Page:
So you do that first, but then, it starts from that very first breath. It's your presence and it's your tone and it's your being ready to go wherever that person needs to go. And guess what? I'm smiling right now, and you can hear it in my voice. If you didn't see a picture (video) of me right now, you would still hear the smile in my voice. So be welcoming.
I call it being a good hostess. When someone comes to your home, what do you do? Do you open the door and from the kitchen, yell, "Hey, come on in. The drinks are on the table!"? No, you go right to the door and you welcome them with open arms and show them you're glad they're there. It's the same tone you need to take when you start your coaching session. Now what do you say? We would say that your introduction should be pretty short -- 30 seconds or a little less, but not too much more. Because it's all about getting started on the right foot with that client. So I think what is a quick way for you to establish your credibility, your compassion, and why you're there.
JC: Cathy, I think one of the things that gets underrated in this is that practicing those statements is important in the conversation. When you are dealing with people, it shouldn't be the first time you're using the statements. While they sound welcoming and inviting, they are that way because you're comfortable in saying them. And I think that if you're new to this or are working at it, it's really important to have those statements thought out, thought through, and practicing them some.
You've done this tens of thousands -- maybe even 100,000 -- times in your career, and so those statements kind of roll, they are part of you, they are who you are and they sound genuine 1) because they are but 2) because you've said them a lot. And you say them in a way that is inviting. I think I would encourage coaches to practice some of those -- have some go-to statements, don't you think?
54:37 CW: Absolutely, 100%. And if it means you practice in front of the mirror, then do it. If that means you get on the phone with a best friend, your spouse, your mom, and just say, "Hey, I just need to practice this," I think you do it. I think you need to practice it with yourself, and out loud with a few people -- trusted folks. Maybe you get your dog on the couch and you talk to your dog. I don't really care, but I think practicing -- my dog's a great listener -- you do want to ask a real-live human who can give you some feedback. Ask:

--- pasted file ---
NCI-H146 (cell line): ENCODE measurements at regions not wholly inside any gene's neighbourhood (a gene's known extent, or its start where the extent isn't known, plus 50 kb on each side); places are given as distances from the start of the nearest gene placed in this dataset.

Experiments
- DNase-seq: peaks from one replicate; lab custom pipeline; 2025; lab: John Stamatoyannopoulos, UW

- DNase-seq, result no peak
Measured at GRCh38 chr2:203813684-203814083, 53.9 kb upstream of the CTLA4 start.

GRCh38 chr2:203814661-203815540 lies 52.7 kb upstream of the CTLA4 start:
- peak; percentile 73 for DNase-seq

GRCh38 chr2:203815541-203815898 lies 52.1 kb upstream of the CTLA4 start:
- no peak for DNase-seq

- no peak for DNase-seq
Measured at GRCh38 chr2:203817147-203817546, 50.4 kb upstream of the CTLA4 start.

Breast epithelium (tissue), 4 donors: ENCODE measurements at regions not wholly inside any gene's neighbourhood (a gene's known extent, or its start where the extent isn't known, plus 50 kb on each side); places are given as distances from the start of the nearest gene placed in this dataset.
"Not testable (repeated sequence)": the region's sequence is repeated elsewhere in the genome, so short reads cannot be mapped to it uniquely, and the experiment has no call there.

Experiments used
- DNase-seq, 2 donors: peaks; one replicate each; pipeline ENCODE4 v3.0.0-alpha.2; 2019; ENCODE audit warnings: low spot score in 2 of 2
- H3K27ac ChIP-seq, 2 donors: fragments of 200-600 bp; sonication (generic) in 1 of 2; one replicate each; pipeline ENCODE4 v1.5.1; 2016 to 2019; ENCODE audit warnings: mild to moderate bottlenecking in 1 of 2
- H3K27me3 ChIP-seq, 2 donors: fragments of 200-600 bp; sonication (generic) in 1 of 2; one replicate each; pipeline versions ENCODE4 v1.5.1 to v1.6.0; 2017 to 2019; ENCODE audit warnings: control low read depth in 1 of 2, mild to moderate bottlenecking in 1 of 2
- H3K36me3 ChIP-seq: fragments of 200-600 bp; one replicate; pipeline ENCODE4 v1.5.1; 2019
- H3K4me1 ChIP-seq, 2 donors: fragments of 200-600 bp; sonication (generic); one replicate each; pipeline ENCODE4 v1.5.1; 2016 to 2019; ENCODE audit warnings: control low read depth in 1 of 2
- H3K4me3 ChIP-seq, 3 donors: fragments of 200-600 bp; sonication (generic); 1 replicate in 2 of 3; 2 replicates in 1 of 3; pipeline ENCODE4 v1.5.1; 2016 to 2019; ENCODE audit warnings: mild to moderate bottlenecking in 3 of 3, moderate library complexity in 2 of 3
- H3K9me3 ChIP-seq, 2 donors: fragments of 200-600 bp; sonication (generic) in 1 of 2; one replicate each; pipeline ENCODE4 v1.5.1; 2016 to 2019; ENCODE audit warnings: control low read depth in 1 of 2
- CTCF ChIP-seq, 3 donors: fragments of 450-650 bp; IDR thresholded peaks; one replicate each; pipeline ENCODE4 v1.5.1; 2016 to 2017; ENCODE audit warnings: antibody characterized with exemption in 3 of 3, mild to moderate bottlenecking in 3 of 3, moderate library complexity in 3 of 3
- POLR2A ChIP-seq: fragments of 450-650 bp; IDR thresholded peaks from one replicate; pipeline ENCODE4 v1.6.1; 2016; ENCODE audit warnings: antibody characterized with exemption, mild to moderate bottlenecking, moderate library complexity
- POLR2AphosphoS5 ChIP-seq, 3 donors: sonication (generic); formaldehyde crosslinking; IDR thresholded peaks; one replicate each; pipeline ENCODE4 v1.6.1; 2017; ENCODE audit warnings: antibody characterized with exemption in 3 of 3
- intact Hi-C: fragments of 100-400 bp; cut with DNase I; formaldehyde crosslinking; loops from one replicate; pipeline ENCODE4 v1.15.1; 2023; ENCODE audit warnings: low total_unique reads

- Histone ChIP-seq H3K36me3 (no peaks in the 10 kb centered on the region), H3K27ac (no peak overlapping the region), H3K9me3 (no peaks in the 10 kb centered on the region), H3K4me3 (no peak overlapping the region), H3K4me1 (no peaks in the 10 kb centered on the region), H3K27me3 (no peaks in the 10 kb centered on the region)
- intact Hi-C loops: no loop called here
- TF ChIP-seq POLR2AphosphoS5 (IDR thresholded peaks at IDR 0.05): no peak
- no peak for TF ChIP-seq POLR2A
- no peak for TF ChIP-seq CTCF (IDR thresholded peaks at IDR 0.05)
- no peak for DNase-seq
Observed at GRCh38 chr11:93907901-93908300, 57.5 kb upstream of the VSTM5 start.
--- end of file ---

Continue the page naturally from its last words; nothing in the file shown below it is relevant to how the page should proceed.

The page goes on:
- How did that sound?
- Was it authentic?
- Did it tell you what was important?
- Did it make you feel welcomed and invited?
- Do you want to talk to me?
You want to be inviting and you want that person to feel, "Hey, I want to talk to you."
ML: And I think, going back to your first point, Cathy, that I don't want people to go away and just replay you, and practice, "How can I be more like Cathy?" Yours is so good because it's how you talk to me in the hallway. It's so true to who you are from the very beginning. And then you practice it.
CD: Yes, exactly. Thank you for that. Because, guess what, everybody's different. So to your point, whatever that needs to be, let it ring true to your heart, let it be authentic to who you are, let it be your introduction, because then the tone and the quality and the authenticity come across. That's exactly right.
Cathy DeWeese's Top 5 CliftonStrengths are Individualization, Arranger, Maximizer, Input and Relator.